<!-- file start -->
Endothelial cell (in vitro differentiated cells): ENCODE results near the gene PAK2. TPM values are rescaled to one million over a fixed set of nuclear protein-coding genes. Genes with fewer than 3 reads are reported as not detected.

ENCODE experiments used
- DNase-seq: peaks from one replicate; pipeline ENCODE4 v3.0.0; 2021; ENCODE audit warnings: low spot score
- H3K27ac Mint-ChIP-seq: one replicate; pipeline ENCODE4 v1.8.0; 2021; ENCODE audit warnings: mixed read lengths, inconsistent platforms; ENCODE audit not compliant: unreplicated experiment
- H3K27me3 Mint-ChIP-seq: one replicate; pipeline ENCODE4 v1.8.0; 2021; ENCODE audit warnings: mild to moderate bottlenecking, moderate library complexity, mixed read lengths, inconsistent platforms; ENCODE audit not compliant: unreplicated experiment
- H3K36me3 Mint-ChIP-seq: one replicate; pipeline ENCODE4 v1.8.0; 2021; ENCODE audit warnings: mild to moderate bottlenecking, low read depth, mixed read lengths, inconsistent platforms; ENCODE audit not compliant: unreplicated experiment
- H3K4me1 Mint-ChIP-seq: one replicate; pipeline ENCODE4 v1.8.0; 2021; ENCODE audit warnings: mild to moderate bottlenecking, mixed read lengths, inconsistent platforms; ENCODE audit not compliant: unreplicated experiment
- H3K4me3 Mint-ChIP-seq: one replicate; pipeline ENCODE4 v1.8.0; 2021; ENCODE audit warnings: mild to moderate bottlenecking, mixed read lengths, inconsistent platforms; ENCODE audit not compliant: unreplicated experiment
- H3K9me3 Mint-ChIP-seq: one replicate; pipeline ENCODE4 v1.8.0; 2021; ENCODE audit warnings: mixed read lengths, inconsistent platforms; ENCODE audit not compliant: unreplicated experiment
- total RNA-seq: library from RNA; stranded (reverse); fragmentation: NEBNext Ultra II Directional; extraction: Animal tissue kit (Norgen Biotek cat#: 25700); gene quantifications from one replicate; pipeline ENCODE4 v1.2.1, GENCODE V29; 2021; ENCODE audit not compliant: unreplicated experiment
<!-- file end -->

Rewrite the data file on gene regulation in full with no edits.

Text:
Endothelial cell (in vitro differentiated cells): ENCODE results near the gene PAK2. TPM values are rescaled to one million over a fixed set of nuclear protein-coding genes. Genes with fewer than 3 reads are reported as not detected.

ENCODE experiments used
- DNase-seq: peaks from one replicate; pipeline ENCODE4 v3.0.0; 2021; ENCODE audit warnings: low spot score
- H3K27ac Mint-ChIP-seq: one replicate; pipeline ENCODE4 v1.8.0; 2021; ENCODE audit warnings: mixed read lengths, inconsistent platforms; ENCODE audit not compliant: unreplicated experiment
- H3K27me3 Mint-ChIP-seq: one replicate; pipeline ENCODE4 v1.8.0; 2021; ENCODE audit warnings: mild to moderate bottlenecking, moderate library complexity, mixed read lengths, inconsistent platforms; ENCODE audit not compliant: unreplicated experiment
- H3K36me3 Mint-ChIP-seq: one replicate; pipeline ENCODE4 v1.8.0; 2021; ENCODE audit warnings: mild to moderate bottlenecking, low read depth, mixed read lengths, inconsistent platforms; ENCODE audit not compliant: unreplicated experiment
- H3K4me1 Mint-ChIP-seq: one replicate; pipeline ENCODE4 v1.8.0; 2021; ENCODE audit warnings: mild to moderate bottlenecking, mixed read lengths, inconsistent platforms; ENCODE audit not compliant: unreplicated experiment
- H3K4me3 Mint-ChIP-seq: one replicate; pipeline ENCODE4 v1.8.0; 2021; ENCODE audit warnings: mild to moderate bottlenecking, mixed read lengths, inconsistent platforms; ENCODE audit not compliant: unreplicated experiment
- H3K9me3 Mint-ChIP-seq: one replicate; pipeline ENCODE4 v1.8.0; 2021; ENCODE audit warnings: mixed read lengths, inconsistent platforms; ENCODE audit not compliant: unreplicated experiment
- total RNA-seq: library from RNA; stranded (reverse); fragmentation: NEBNext Ultra II Directional; extraction: Animal tissue kit (Norgen Biotek cat#: 25700); gene quantifications from one replicate; pipeline ENCODE4 v1.2.1, GENCODE V29; 2021; ENCODE audit not compliant: unreplicated experiment